10 Leaders You Should Know About
Continued from previous page
New Orleans, La.
New Orleans’s police force is notoriously corrupt. That much was obvious to the world in the years following the tragic aftermath of Hurricane Katrina, when five former officers were sentenced to lengthy prison terms for shooting unarmed civilians after the storm. But the city’s long history of exploitation has forced many residents to be on constant alert, and that’s especially true of the city’s LGBT community. In 2011, a Department of Justice investigative report named discriminatory policing toward the LGBT community as one of its top concerns. That’s where BreakOut! steps in. The group is one of the city’s only LGBT youth-led organizations and their goal is clear: to protect themselves, their friends, and their families from police harassment.
7. JA’BRIEL WALTHOUR
There isn’t a big out transgender community in Hinesville. But thanks to Ja’Briel Walthour, the small city that’s about an hour west of Savannah is having an ongoing dialogue on gender identity. Last year, Walthour organized a panel discussion on transgender issues. The event brought together local religious leaders, health care experts, and mental health professionals to help shatter myths about what it means to be born into the wrong gender. In addition to planning another panel for later this year, Walthour is also working on a series of children’s books about a transgender girl who struggles to navigate her identity in hopes that kids dealing with similar issues will one day have a book to which they can relate.
8. YOUNG WOMEN’S EMPOWERMENT PROJECT Chicago, Ill.
The young women who worked in Chicago’s sex trade were fed up. They were tired of being studied and prodded by researchers, social workers, and the media. They wanted to tell their own stories, without judgement, and show that the hardships they faced were bigger than any one person. The Young Women’s Empowerment Project (YWEP) has played a crucial role in helping to develop the self-determination of Chicago’s queer and homeless youth, especially those who trade sex for survival. The group organized a taskforce to help develop Chicago’s first ever Street Youth Bill of Rights. And this month, they released their second report written by and for young women in the sex trade called “Bad Encounter Line.” The participatory research project explored how youth in the sex trade are often turned away from social services and detailed how they’re fighting back.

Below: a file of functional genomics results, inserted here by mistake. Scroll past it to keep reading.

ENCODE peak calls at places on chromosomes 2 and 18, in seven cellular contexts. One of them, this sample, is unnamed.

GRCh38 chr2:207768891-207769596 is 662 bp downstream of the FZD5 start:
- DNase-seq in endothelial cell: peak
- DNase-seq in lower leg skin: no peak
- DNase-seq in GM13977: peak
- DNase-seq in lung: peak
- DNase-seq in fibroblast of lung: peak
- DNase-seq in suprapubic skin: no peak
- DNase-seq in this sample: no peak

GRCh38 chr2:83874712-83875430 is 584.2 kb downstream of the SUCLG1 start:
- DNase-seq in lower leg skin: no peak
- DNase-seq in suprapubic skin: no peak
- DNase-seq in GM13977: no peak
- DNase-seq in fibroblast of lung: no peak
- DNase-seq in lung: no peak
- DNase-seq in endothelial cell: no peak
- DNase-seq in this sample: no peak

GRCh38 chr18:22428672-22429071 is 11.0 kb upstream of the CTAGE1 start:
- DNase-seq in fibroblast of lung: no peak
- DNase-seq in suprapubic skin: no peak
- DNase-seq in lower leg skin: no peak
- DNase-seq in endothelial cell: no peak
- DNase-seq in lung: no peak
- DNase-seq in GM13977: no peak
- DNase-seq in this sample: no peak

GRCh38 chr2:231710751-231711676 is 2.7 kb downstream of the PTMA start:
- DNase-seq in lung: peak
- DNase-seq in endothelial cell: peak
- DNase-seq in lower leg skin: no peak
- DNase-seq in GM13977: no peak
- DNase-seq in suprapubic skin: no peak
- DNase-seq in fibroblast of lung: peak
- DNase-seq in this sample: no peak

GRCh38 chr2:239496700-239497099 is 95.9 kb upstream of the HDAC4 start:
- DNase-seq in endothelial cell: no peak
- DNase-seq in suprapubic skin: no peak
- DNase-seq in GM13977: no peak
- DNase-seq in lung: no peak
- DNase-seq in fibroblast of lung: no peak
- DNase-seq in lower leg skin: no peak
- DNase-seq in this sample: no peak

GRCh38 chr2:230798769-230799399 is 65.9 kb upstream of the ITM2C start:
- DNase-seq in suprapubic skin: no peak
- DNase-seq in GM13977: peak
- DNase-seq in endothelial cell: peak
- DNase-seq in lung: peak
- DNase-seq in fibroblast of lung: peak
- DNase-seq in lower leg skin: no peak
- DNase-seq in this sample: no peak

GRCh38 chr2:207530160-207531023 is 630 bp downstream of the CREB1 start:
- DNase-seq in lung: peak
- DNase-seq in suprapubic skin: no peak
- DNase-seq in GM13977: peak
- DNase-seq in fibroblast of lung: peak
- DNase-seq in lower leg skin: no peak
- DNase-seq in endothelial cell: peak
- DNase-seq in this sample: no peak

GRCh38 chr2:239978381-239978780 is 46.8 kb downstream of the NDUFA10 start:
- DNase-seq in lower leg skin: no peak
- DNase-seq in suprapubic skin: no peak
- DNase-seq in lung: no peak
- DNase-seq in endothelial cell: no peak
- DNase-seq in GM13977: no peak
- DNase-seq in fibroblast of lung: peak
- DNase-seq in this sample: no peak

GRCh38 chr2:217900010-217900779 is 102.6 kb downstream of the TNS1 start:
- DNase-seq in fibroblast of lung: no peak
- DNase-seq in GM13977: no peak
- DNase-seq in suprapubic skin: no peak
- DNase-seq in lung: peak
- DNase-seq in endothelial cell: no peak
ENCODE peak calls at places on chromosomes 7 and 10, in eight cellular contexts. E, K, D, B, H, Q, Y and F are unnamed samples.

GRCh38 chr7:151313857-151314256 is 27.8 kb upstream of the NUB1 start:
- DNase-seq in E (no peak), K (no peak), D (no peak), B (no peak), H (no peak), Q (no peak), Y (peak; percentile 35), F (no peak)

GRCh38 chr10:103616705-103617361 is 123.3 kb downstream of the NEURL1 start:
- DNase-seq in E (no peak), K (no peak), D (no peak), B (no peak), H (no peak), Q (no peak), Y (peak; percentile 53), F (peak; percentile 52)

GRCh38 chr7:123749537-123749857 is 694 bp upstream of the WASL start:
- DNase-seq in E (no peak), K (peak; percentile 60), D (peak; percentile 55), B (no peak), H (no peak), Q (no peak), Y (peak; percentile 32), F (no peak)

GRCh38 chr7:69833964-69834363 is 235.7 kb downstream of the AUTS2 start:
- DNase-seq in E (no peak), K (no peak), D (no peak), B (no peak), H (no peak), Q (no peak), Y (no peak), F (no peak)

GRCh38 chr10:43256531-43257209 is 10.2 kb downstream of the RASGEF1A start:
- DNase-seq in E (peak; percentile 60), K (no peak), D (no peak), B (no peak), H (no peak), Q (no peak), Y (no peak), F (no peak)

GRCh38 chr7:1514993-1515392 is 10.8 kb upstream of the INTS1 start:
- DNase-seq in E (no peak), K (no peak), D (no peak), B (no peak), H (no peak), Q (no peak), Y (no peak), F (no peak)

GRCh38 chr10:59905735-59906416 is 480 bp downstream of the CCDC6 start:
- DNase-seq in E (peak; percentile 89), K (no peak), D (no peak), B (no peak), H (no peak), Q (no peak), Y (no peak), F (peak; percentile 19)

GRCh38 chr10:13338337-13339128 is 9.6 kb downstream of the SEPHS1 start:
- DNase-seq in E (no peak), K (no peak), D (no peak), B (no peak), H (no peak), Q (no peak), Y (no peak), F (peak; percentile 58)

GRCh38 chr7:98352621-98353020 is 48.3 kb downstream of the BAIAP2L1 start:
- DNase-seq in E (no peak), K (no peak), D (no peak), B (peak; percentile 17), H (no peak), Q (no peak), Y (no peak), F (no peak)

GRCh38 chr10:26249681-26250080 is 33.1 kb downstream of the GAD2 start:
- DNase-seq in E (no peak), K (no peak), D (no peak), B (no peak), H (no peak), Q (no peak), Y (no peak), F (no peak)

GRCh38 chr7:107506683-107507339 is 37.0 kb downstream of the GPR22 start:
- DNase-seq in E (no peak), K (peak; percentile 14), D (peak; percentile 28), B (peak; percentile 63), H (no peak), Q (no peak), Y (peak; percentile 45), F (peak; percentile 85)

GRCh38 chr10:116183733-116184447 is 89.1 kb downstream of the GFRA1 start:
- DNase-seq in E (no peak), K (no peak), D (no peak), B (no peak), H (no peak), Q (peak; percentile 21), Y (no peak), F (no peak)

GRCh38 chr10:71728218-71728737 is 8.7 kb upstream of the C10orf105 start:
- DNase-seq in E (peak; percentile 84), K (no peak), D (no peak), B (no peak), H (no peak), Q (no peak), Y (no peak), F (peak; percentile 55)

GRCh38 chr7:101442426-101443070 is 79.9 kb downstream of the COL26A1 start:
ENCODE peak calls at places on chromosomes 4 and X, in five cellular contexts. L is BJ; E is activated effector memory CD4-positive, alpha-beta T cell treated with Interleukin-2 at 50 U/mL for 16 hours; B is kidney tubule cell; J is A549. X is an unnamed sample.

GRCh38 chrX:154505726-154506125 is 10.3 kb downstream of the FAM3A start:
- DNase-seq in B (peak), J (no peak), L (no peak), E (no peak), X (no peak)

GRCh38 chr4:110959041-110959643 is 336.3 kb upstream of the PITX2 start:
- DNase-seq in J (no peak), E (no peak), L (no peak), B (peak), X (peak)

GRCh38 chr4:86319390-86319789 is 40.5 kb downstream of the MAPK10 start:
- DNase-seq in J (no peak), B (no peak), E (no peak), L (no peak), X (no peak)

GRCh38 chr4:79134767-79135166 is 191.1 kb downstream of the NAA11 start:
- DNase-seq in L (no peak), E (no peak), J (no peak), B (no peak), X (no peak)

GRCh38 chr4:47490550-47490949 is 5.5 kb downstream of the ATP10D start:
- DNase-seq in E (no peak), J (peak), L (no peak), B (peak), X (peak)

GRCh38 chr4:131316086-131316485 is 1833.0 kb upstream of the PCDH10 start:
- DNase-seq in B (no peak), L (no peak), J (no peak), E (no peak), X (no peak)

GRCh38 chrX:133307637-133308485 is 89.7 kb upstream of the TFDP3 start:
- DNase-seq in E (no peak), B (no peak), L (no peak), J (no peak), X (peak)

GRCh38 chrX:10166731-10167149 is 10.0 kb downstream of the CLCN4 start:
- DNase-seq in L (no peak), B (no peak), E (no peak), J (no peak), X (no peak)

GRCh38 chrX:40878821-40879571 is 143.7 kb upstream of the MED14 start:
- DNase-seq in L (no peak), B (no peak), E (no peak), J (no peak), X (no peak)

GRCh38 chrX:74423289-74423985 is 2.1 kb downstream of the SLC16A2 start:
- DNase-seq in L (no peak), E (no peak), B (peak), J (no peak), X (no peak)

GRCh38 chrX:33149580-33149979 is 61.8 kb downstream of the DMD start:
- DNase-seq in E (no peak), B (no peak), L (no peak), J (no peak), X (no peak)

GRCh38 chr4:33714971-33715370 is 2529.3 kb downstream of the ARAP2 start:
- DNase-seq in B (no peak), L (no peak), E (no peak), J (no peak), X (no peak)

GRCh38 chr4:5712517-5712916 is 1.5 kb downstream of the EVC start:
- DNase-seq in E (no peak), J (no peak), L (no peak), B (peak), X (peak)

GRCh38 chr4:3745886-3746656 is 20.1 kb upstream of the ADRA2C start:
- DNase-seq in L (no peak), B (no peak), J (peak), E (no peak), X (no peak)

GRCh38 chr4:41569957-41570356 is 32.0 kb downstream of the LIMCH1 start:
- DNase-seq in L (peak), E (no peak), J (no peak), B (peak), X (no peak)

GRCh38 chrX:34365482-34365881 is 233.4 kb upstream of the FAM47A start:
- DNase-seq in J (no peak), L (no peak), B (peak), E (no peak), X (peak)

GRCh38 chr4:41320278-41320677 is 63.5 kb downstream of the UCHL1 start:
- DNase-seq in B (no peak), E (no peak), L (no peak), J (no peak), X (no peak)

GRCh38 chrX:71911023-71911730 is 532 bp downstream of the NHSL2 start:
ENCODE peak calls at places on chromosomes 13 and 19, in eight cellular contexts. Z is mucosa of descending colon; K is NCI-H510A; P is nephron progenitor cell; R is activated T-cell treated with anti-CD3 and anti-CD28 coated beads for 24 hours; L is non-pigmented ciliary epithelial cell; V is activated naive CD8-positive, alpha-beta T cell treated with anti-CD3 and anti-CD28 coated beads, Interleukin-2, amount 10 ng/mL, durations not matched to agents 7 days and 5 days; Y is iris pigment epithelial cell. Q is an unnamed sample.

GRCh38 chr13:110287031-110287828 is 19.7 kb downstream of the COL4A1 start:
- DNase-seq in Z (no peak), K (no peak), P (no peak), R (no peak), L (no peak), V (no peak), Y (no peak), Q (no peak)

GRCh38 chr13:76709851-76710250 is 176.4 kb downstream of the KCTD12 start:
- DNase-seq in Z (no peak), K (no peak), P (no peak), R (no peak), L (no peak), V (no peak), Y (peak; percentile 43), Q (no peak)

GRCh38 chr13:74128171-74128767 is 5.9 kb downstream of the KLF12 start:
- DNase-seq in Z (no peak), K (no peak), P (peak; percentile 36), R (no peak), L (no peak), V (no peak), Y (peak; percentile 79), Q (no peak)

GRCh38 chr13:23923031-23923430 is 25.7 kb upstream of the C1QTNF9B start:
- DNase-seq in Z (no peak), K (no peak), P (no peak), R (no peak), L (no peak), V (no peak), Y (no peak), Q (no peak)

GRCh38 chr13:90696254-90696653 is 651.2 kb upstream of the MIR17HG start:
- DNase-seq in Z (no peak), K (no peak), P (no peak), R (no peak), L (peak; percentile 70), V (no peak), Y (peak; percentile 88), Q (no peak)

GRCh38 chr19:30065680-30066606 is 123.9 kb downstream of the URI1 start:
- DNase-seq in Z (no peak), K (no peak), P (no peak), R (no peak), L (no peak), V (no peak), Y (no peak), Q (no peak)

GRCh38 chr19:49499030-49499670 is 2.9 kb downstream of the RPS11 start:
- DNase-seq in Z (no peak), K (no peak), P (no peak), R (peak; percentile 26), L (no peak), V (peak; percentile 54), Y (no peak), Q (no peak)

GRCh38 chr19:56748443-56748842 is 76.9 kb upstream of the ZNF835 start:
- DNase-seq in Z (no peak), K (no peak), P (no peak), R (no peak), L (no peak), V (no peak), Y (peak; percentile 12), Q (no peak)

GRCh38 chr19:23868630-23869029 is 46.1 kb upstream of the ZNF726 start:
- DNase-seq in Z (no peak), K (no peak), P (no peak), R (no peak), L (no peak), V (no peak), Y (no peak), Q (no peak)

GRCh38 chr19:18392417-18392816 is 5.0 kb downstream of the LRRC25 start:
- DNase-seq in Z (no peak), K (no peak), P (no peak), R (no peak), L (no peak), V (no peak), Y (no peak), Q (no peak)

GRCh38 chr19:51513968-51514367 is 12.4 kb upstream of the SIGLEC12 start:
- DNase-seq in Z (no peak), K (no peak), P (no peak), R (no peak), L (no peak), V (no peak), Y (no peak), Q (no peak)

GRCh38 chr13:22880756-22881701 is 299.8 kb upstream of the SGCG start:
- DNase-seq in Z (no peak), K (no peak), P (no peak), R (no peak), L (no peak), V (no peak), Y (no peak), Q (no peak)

9. GRACIELA SANCHEZ
San Antonio, Texas
The women who stated the Esperanza Center for Peace and Justice had a goal. They weren’t interested in bringing parts of themselves to the struggle for justice; they were women, queer, and of color, and artists, and those identities couldn’t be separated. Over two decades later, they’re still going at it under the leadership of founder Graciela Sanchez. Recently, they hosted ¡Queers, Presente! an exhibition of LGBT art that’s been featured at the center.
10. KEZIA CURTIS
Kezia Curtis wanted to learn more about bikes, but she wasn’t quite expecting to make a community out of it. Her interest took her to Fender Bender, a Detrot-based bicycle and education training program. While the program isn’t exclusively for queer women of color, it has become an important safe space for queer and gender non-conforming cyclists to give a more bicycle-friendly image to the city’s car culture. Curtis became eager about the program after taking classes this year, and is getting ready to co-teach bike mechanics classes to high school students in Detroit this summer.